Is it recommended to have siblings in the same class?
Siblings almost always swim together and it works great, but honestly as soon as the kids are swimming it doesn’t matter at all. They just want to swim with anyone.
Do the children cry?
It’s a normal reaction for a parent to be concerned that it will be hard to watch their child being upset on the first days. I would say that 7 out of 10 have some sort of hesitation and cry on the first couple of days. It’s usually related to age and separation anxiety which is perfectly normal and has nothing to do with swimming. It’s a new experience, a new teacher and it’s a normal reaction. Once they get to know me, realize that they are safe and start to make progress, a switch goes off and the joy and pride in their accomplishments eclipses any hesitation they had. I don’t tell them to stop crying because that is like telling them not to feel the way they are feeling. It’s OK to cry ; crying isn’t the measure of their progress. It's a measure of whether they want to try or not. There usually comes a point when kids are cautious or scared with swimming. That’s a good, healthy instinct. However, with swimming, only empowering them with success will convince them that they no longer have to be afraid. And, success has to come from the child's own experience of feeling success. Words won’t do it. Usually, all the cries have turned into shouts of joy by the third day. Understandably, it can be hard for parents, but it’s very rewarding for you and your child to overcome the fear and hesitation and learn how to swim.
What do you do if kids walk out of the pool?
This does happen and the best tactic is for the parent to immediately take the child by the hand and walk them back to the pool. This gesture speaks for itself and it is quickly understood even if they complain at first. If you start talking and trying to rationalize with them it usually makes them more anxious and you simply delay their success. Bring them back quickly so they know it's not an option to run out. They learn very quickly and are actually happier and feel safer when they know the rules. Rules help a child feel safe and when a parent quickly puts them back in the water it's the strongest message they can get that the parent believes they are safe and this is OK.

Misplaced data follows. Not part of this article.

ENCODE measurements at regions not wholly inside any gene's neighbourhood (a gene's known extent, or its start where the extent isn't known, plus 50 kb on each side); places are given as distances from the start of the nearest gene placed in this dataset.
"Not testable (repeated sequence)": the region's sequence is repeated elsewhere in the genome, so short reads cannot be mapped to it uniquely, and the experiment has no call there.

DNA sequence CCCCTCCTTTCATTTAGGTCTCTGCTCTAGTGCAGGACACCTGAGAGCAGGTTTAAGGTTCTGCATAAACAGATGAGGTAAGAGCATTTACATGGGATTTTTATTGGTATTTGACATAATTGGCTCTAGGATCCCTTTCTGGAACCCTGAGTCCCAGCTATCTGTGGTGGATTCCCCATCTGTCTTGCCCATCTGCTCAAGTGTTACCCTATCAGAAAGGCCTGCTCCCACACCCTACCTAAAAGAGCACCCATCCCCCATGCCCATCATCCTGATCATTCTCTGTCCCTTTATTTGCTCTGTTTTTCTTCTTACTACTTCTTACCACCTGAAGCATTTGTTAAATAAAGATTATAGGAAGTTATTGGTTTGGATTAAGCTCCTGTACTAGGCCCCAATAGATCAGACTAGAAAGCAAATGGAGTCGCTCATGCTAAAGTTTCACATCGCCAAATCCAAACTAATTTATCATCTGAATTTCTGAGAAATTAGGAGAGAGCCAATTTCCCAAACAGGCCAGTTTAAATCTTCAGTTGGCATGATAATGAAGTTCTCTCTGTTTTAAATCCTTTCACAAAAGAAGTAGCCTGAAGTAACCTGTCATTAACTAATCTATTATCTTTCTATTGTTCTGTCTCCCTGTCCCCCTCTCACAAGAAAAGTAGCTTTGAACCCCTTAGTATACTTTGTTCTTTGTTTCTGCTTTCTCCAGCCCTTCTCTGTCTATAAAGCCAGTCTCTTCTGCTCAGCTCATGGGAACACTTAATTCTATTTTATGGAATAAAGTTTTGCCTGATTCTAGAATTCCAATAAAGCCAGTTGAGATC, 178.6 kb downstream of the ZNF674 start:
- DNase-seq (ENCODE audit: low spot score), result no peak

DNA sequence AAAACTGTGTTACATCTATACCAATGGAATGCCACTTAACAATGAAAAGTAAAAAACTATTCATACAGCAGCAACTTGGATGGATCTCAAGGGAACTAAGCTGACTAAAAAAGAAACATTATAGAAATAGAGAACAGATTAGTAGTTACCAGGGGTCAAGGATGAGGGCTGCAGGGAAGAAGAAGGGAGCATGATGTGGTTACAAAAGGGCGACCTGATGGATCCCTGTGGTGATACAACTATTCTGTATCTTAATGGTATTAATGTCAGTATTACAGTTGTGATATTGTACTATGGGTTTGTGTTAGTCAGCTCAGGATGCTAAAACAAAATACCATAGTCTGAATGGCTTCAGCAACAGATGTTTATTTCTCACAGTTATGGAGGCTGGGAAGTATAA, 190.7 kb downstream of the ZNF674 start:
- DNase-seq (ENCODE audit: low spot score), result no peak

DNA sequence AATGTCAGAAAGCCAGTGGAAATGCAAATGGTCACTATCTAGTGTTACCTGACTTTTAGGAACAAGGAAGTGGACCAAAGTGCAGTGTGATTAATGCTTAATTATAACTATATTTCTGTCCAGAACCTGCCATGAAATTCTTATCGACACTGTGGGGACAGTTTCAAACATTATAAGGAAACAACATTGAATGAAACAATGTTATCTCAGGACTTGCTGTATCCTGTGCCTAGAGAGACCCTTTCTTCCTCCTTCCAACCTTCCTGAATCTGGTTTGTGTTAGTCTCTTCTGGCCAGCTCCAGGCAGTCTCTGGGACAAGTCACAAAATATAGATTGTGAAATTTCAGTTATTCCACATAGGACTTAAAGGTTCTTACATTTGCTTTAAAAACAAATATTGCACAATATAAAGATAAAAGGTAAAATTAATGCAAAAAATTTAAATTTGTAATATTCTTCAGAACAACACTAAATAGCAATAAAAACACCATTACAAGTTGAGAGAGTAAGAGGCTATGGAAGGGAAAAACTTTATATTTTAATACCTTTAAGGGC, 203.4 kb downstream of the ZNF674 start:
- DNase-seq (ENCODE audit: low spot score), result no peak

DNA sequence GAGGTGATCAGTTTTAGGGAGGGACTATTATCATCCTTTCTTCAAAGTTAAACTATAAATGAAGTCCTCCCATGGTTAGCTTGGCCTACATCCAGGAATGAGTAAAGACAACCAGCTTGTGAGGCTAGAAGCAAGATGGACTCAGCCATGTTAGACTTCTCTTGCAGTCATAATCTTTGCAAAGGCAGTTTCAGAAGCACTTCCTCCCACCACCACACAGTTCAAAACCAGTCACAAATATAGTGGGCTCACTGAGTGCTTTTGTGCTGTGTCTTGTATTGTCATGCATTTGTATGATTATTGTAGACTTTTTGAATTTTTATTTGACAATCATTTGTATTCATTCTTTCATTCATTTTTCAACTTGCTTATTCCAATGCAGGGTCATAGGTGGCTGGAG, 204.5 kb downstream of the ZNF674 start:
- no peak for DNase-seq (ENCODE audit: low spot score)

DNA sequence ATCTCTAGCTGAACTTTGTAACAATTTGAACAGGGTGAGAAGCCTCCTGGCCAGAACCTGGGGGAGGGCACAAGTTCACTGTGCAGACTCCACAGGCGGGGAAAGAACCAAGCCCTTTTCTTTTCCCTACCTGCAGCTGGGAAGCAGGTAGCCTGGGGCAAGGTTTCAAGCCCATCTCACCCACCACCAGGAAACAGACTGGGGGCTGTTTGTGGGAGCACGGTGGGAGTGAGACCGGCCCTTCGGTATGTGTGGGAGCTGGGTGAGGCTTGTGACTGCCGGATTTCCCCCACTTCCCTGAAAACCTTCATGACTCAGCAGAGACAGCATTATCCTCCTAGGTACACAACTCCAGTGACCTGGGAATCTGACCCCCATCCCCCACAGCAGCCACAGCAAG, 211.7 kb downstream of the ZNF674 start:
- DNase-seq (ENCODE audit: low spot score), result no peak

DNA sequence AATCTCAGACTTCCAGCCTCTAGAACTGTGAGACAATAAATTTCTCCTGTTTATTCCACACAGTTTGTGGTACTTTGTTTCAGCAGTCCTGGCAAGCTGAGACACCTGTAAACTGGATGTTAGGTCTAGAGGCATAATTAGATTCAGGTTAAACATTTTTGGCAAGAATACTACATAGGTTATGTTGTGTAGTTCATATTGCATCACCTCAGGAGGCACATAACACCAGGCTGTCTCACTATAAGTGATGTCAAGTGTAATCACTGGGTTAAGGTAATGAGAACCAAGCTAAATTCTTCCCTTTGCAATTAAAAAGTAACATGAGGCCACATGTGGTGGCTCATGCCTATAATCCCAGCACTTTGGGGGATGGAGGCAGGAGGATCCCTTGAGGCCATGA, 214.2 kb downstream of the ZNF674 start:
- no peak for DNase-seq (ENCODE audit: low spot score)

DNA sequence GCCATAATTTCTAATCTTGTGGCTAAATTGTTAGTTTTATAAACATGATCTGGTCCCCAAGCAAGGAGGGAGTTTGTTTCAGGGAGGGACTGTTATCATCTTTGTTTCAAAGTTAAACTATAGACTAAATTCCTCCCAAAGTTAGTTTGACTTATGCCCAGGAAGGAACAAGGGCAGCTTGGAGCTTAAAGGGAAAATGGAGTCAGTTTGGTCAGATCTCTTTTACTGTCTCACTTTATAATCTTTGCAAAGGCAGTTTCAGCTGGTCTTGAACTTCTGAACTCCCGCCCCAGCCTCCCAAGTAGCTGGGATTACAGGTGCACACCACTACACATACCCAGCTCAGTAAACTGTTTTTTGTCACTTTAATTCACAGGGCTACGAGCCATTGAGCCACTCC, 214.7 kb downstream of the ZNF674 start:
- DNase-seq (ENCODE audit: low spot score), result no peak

How much does it cost?
The cost for a the 9 day session is $500 for each student.
When and how do I pay?
You can make a deposit to hold your time slot on the website. The balance is due by check on the third day of class. You can pay in full on the website but it's not necessary. Deposits are refundable up to two weeks before class starts.
Do parents get in the pool?
Parents are invited and highly recommended to come in the pool on the last day - depending on the swimmer. First, the swimmers need to develop a relationship with the water independent of the parents. It’s their skill. If there is an accident when the parents aren’t around, the swimmer's reaction needs to be - get out of the pool - not look for Mom and Dad. So, parents are invited in the pool when the kids are swimming, otherwise the emotional relationship with the parent is eclipsing the conversation that the swimmer's body is having with the water. Once they’re swimming, parents come in and learn to continue the instruction that we have discovered in class and also the kids learn that they can swim with anyone - not just with Bill. They develop a trust with me (with swimming) that needs to be transferred to the parent. But mostly, they love to show Mom and Dad their new skill and it’s wonderful to swim with your child for the first time.
Do you teach in the rain?
Class is not cancelled for weather unless there is lightning. Consistency is the most essential ingredient and it’s important to show your child that you are serious about having them learn how to swim.
Should my child stay home if they are sick or have a runny nose?
Runny nose, whiny, absolutely not, you should make it to swimming class. It’s better to come to class and do a short class than to break the consistency. Only if your child has a high fever and is very sick should you miss class.
Can we do make up classes?
Because of the tight schedule, make up classes are usually not possible except in the case of a bona fide emergency. Remember consistency is what makes them learn.
What can I do to help if my child is not enthusiastic about swim lessons?
Your attitude is contagious. The first step is to be clear and positive in your mind that your child is going to learn to swim and it’s going to be great. Sometimes it’s hard to remember how strong and capable our children are at accepting the inevitable. Much better than we are usually. Keep it simple, tell them that they are going to swim class, there may be some challenges but it feels good to know how to swim. Then sit back and watch your child amaze you!